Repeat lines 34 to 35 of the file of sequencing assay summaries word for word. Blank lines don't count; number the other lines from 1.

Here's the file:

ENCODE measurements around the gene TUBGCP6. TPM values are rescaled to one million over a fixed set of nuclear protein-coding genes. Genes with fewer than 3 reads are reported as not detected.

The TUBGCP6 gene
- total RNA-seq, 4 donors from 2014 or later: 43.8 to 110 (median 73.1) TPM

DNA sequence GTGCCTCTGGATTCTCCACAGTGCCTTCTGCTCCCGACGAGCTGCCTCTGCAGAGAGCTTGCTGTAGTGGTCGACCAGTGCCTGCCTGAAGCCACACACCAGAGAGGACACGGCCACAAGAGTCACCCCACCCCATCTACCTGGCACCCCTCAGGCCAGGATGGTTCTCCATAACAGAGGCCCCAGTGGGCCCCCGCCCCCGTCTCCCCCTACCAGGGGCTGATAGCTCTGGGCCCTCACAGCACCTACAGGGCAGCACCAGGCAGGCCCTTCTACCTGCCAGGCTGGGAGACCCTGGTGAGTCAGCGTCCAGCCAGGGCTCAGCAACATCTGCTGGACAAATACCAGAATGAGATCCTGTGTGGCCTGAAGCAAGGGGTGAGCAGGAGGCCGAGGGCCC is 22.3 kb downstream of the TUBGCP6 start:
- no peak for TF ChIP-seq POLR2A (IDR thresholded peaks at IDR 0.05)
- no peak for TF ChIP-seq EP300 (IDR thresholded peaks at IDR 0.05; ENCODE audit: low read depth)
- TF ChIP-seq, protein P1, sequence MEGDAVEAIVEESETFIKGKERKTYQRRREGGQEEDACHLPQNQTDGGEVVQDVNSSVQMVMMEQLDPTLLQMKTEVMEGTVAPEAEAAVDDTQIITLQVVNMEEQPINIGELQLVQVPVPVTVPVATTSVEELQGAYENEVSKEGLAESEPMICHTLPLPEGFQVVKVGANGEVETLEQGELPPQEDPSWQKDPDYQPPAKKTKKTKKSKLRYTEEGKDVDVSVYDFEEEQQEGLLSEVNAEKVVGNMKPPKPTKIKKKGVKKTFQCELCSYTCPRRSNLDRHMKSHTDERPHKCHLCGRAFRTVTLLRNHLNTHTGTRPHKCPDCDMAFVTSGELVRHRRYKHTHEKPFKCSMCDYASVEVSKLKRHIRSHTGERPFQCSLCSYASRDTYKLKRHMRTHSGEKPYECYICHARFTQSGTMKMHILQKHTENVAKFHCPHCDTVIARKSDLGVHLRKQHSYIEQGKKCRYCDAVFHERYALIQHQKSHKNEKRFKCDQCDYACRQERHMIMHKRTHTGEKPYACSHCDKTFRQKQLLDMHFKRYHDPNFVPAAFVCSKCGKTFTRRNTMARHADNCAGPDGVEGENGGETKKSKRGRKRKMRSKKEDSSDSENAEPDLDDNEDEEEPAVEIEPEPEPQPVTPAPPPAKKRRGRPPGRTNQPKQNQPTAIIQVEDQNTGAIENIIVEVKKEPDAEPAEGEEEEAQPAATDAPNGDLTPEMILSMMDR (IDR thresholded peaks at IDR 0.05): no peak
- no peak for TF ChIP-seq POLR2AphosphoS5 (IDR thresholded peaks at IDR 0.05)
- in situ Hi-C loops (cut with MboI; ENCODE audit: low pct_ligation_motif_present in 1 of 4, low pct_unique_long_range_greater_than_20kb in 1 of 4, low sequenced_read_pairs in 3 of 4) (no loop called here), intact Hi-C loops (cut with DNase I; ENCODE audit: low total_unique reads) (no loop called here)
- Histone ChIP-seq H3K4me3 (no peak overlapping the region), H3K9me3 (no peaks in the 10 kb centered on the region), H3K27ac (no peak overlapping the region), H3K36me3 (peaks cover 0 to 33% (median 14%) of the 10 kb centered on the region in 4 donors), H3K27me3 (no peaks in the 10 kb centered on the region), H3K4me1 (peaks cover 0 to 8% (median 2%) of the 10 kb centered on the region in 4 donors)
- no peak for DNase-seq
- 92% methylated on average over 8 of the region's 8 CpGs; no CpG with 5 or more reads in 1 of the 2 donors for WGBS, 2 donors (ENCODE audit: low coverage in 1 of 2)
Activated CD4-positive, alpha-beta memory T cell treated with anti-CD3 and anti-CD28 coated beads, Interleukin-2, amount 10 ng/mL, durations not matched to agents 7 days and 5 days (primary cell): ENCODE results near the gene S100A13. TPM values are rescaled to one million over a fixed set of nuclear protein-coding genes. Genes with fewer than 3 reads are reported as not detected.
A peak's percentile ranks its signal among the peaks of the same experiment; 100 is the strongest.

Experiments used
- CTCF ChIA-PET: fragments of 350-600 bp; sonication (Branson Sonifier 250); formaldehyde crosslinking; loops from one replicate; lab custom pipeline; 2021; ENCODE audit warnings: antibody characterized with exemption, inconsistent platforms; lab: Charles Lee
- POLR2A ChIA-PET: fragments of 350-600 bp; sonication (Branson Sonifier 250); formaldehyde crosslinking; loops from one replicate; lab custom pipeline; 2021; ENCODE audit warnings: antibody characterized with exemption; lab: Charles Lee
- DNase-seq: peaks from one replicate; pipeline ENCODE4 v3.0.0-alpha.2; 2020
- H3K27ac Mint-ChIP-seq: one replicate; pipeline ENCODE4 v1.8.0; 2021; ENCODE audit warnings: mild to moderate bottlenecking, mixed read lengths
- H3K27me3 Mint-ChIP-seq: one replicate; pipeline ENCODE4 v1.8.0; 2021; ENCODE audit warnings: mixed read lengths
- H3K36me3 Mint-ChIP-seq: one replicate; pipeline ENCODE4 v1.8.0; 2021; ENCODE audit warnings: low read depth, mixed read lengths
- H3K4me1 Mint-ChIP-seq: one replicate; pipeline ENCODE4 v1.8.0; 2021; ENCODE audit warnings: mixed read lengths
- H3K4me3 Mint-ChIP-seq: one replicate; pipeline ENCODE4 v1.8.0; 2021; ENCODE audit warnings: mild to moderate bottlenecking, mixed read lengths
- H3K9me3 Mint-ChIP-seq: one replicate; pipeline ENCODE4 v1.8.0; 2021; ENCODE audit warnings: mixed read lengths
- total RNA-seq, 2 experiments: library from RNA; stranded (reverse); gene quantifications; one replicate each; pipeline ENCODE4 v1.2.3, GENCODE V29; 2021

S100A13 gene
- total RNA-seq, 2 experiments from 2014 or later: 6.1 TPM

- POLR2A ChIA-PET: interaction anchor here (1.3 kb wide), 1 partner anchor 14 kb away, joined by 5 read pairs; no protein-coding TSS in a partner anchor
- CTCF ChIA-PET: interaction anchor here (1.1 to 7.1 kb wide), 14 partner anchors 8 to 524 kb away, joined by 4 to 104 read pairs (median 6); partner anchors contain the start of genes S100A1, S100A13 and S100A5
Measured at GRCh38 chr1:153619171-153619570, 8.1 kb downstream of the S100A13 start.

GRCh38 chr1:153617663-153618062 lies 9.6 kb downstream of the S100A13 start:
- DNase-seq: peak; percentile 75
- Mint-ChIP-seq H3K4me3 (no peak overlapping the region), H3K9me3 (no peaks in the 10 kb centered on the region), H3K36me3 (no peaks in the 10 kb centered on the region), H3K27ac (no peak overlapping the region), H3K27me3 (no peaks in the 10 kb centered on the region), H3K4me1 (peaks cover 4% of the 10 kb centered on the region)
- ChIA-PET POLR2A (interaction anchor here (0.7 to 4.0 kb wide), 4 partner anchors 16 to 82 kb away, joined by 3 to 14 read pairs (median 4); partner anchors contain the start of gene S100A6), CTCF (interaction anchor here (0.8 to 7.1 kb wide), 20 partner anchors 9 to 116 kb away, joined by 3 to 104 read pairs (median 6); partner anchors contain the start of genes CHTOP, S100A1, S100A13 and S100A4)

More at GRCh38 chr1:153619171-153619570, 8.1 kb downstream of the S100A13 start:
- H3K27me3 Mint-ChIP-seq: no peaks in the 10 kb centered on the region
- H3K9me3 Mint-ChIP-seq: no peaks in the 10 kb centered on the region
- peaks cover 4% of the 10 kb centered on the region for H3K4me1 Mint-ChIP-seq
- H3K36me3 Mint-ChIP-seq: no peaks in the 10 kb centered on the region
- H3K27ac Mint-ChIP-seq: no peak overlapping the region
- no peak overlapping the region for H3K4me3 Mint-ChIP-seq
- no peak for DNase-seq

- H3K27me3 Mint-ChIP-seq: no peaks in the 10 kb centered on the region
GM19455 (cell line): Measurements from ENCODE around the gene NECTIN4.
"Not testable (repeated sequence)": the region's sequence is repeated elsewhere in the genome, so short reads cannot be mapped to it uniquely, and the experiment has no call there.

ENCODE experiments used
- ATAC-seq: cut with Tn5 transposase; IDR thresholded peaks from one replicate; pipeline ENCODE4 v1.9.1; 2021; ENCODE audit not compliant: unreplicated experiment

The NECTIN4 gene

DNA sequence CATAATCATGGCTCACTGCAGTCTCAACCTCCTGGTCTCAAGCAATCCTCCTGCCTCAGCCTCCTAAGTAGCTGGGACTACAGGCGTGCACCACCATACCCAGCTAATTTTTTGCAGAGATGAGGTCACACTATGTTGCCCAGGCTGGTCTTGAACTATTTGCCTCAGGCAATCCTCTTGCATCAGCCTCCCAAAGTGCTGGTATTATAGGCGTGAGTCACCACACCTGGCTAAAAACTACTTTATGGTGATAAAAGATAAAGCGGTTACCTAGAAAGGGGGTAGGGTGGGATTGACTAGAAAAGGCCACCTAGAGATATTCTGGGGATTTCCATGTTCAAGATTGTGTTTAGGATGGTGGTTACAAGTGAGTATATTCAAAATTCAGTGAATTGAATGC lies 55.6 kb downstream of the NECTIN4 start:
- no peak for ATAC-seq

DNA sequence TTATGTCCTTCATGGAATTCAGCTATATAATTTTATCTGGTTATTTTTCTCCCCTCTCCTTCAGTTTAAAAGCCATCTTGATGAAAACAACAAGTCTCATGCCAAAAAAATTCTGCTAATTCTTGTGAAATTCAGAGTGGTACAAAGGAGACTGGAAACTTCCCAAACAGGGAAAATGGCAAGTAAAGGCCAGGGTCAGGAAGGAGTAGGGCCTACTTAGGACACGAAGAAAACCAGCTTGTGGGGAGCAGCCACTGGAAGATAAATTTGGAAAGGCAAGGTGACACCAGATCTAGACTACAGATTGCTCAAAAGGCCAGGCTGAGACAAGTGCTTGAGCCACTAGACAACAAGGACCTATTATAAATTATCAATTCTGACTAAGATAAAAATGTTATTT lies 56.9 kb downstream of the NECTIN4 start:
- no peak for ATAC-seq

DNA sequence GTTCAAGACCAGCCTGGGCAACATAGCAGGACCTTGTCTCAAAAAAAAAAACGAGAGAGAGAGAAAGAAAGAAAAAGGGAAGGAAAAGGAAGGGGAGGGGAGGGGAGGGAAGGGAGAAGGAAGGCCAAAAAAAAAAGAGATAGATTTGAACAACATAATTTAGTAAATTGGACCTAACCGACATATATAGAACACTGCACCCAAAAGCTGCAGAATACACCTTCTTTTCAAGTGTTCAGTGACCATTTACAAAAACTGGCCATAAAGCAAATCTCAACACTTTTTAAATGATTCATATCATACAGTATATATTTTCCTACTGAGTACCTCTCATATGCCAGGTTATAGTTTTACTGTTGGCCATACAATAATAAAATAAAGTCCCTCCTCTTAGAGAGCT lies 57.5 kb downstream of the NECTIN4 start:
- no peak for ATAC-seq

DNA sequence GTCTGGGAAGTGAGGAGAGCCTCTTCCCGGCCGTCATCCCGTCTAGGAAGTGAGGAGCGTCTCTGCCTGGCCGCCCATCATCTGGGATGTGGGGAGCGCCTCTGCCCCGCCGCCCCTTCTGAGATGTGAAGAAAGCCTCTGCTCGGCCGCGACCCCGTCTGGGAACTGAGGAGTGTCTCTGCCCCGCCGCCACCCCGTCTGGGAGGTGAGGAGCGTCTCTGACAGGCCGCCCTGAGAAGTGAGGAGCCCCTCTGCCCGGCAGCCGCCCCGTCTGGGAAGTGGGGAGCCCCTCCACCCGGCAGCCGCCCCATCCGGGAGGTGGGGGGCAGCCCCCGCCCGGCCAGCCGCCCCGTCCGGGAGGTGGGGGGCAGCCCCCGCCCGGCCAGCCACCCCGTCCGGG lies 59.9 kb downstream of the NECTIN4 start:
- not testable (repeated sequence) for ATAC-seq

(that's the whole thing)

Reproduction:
- ChIA-PET POLR2A (interaction anchor here (0.7 to 4.0 kb wide), 4 partner anchors 16 to 82 kb away, joined by 3 to 14 read pairs (median 4); partner anchors contain the start of gene S100A6), CTCF (interaction anchor here (0.8 to 7.1 kb wide), 20 partner anchors 9 to 116 kb away, joined by 3 to 104 read pairs (median 6); partner anchors contain the start of genes CHTOP, S100A1, S100A13 and S100A4)

More at GRCh38 chr1:153619171-153619570, 8.1 kb downstream of the S100A13 start: